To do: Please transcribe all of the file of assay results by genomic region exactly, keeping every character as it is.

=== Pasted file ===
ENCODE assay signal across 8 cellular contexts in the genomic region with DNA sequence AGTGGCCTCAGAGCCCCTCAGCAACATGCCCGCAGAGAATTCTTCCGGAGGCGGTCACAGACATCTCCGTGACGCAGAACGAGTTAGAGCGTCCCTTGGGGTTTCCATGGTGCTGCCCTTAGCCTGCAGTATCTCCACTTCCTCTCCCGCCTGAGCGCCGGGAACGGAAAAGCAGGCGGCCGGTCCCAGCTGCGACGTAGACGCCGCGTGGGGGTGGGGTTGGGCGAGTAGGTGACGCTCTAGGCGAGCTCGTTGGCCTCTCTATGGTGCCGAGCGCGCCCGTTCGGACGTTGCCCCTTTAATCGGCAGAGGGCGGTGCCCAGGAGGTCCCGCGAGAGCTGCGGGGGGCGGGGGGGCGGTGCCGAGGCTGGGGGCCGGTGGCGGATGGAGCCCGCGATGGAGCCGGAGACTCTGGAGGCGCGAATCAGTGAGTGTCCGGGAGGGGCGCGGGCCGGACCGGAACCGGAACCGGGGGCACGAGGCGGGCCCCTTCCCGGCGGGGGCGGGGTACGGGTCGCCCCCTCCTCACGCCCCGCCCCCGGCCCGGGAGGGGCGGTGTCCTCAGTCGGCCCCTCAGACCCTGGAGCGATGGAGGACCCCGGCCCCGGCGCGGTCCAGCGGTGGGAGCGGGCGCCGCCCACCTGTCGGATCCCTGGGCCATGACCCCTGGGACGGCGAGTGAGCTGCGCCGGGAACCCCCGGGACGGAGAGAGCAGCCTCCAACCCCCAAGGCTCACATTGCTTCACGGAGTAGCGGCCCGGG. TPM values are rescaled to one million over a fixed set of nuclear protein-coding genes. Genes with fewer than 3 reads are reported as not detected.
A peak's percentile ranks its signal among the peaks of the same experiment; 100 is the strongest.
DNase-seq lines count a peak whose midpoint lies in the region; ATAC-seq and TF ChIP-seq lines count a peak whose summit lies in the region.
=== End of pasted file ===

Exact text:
ENCODE assay signal across 8 cellular contexts in the genomic region with DNA sequence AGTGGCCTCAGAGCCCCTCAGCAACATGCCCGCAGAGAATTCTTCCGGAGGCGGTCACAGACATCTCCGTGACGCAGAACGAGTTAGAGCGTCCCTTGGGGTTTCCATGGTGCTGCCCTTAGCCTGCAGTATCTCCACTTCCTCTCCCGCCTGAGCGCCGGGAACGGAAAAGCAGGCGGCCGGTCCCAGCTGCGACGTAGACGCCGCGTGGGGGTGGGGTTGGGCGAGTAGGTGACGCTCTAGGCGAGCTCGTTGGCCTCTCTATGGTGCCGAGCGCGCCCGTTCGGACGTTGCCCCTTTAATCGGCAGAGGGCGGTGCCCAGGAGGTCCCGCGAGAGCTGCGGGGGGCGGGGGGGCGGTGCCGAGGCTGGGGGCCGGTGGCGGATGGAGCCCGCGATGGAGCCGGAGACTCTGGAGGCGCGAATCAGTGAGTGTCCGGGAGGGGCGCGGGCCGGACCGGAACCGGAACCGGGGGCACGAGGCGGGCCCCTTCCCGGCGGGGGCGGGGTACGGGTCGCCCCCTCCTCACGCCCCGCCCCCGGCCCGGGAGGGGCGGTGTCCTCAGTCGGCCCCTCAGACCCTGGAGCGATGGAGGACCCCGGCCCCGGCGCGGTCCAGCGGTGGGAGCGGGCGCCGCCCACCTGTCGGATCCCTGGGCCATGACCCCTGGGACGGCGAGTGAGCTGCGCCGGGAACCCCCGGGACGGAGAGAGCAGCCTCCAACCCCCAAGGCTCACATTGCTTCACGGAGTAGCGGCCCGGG. TPM values are rescaled to one million over a fixed set of nuclear protein-coding genes. Genes with fewer than 3 reads are reported as not detected.
A peak's percentile ranks its signal among the peaks of the same experiment; 100 is the strongest.
DNase-seq lines count a peak whose midpoint lies in the region; ATAC-seq and TF ChIP-seq lines count a peak whose summit lies in the region.